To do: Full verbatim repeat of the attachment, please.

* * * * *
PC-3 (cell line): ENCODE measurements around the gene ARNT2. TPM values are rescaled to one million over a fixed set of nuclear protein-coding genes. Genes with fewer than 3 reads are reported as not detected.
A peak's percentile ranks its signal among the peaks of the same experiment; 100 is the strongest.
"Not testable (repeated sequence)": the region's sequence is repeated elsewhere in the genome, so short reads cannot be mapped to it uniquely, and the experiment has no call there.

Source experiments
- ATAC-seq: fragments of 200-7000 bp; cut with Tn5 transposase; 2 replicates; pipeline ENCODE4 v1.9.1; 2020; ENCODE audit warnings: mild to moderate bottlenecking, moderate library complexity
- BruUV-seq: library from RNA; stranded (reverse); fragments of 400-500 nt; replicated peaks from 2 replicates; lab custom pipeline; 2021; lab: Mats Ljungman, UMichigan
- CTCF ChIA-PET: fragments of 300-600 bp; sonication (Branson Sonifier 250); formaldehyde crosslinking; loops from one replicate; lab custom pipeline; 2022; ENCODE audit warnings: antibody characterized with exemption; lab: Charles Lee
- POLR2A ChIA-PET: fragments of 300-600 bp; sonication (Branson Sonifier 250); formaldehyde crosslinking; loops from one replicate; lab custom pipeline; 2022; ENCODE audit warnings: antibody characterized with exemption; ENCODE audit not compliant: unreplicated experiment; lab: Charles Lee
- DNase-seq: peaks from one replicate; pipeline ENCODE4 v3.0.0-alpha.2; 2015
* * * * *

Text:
PC-3 (cell line): ENCODE measurements around the gene ARNT2. TPM values are rescaled to one million over a fixed set of nuclear protein-coding genes. Genes with fewer than 3 reads are reported as not detected.
A peak's percentile ranks its signal among the peaks of the same experiment; 100 is the strongest.
"Not testable (repeated sequence)": the region's sequence is repeated elsewhere in the genome, so short reads cannot be mapped to it uniquely, and the experiment has no call there.

Source experiments
- ATAC-seq: fragments of 200-7000 bp; cut with Tn5 transposase; 2 replicates; pipeline ENCODE4 v1.9.1; 2020; ENCODE audit warnings: mild to moderate bottlenecking, moderate library complexity
- BruUV-seq: library from RNA; stranded (reverse); fragments of 400-500 nt; replicated peaks from 2 replicates; lab custom pipeline; 2021; lab: Mats Ljungman, UMichigan
- CTCF ChIA-PET: fragments of 300-600 bp; sonication (Branson Sonifier 250); formaldehyde crosslinking; loops from one replicate; lab custom pipeline; 2022; ENCODE audit warnings: antibody characterized with exemption; lab: Charles Lee
- POLR2A ChIA-PET: fragments of 300-600 bp; sonication (Branson Sonifier 250); formaldehyde crosslinking; loops from one replicate; lab custom pipeline; 2022; ENCODE audit warnings: antibody characterized with exemption; ENCODE audit not compliant: unreplicated experiment; lab: Charles Lee
- DNase-seq: peaks from one replicate; pipeline ENCODE4 v3.0.0-alpha.2; 2015